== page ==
An isolated tribe in the Bolivian Amazon has the healthiest arteries and superior cognitive skills despite their advanced age.

Scientists who work with remote indigenous peoples in the Bolivian Amazon have found that communities have very low rates of dementia. The new study is a continuation of previous work. Previously, scientists found that in the same populations there were almost no cases of age-related heart disease.

The Tsimane are a unique population of about 17,000 living in remote areas of Bolivia. Over the past few decades, scientists have studied them to understand the reasons for their unusually good health in old age. Thus, 85% of adults in this population showed no signs of risk of cardiovascular disease. A study published in The Lancet found that the vascular age of 80-year-old Cymanes is the same as that of Americans who are 25 years younger than them.

In a new study, scientists focused on brain health and the prevalence of dementia. The project involved 435 adult Tsimane over the age of 60. With the help of a local team of carefully trained doctors and translators, the participants underwent a series of neurological examinations, including brain CT scans and cognitive tests.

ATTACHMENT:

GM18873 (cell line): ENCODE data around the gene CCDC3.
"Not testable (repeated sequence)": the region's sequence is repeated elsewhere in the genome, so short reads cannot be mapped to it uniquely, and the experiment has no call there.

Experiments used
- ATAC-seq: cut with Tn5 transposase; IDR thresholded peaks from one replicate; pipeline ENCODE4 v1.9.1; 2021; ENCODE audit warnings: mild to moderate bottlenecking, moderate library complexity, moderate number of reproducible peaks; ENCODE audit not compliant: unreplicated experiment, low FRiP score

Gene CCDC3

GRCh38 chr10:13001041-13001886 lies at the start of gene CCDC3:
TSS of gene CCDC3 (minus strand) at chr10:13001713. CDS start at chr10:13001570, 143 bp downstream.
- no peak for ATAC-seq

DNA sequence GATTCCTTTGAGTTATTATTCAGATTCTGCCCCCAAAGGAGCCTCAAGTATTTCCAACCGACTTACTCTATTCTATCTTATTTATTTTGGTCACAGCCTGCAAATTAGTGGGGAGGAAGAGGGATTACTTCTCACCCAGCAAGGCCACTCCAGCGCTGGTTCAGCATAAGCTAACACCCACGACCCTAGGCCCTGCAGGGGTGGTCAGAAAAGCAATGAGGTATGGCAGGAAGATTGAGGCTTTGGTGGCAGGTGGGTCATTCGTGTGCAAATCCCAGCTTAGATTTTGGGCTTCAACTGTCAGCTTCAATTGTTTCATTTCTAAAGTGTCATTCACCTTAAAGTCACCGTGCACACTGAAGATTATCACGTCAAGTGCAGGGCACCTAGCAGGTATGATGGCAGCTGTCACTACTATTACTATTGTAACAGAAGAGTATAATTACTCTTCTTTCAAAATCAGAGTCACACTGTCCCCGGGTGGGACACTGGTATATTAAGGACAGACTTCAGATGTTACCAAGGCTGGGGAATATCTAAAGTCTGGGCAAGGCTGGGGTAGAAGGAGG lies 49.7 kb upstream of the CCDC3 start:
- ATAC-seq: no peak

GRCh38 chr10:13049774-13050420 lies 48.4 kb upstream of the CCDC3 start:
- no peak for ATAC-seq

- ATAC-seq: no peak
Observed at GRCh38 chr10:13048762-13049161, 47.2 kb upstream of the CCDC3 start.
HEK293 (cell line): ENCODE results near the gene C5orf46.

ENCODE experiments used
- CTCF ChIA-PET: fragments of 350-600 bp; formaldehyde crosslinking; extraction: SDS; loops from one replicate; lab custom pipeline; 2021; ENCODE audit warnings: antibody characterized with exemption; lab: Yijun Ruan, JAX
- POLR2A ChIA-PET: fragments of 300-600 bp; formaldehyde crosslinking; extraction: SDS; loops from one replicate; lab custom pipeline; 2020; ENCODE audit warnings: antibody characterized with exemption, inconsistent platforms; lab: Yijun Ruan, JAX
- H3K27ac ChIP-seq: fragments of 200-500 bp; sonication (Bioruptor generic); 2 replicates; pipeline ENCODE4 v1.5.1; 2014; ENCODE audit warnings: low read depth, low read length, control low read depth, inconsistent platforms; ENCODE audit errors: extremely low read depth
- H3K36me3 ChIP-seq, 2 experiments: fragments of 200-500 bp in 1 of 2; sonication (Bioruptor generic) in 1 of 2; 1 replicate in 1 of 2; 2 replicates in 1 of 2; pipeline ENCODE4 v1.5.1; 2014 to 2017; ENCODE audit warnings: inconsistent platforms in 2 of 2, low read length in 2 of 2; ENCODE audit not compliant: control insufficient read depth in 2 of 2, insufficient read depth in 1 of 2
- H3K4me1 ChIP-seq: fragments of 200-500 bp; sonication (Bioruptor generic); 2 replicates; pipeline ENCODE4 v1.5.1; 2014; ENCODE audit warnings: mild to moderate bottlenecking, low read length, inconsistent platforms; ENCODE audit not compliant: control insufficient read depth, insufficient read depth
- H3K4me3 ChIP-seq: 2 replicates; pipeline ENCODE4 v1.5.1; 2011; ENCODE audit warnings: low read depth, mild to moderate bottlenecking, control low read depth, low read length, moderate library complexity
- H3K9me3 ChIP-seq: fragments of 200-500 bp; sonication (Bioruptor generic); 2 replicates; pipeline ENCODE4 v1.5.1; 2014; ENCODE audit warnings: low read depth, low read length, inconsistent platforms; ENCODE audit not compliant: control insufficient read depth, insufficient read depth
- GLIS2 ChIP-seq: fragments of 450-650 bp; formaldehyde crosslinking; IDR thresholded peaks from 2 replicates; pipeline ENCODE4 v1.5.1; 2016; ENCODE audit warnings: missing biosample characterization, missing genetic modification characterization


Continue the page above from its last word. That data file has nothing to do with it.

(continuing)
Only five cases of dementia were found in the cohort, corresponding to about one percent of the study population over 60 years of age. This contrasts with the roughly 11% equivalent of the American population.

The scientists also studied 169 people from the Moseten tribe, who are genetically and linguistically similar to the Tsimane. The Mosets had the same low rate of dementia despite living in close proximity to contemporary Bolivian society.

“Something about the pre-industrial natural lifestyle seems to protect the elderly Tsimane and Moseten from dementia,” the scientists explain. In addition, it is the Cymane lifestyle that can keep the brain healthy even in the face of significant chronic inflammation, which the researchers found on CT scans. The same scientists explain the low level of dementia and cardiovascular disease. While aging is considered a major risk factor for conditions such as cognitive decline, study co-author Benjamin Trumble said studying older indigenous peoples could show how detrimental our modern lifestyles are to health in old age.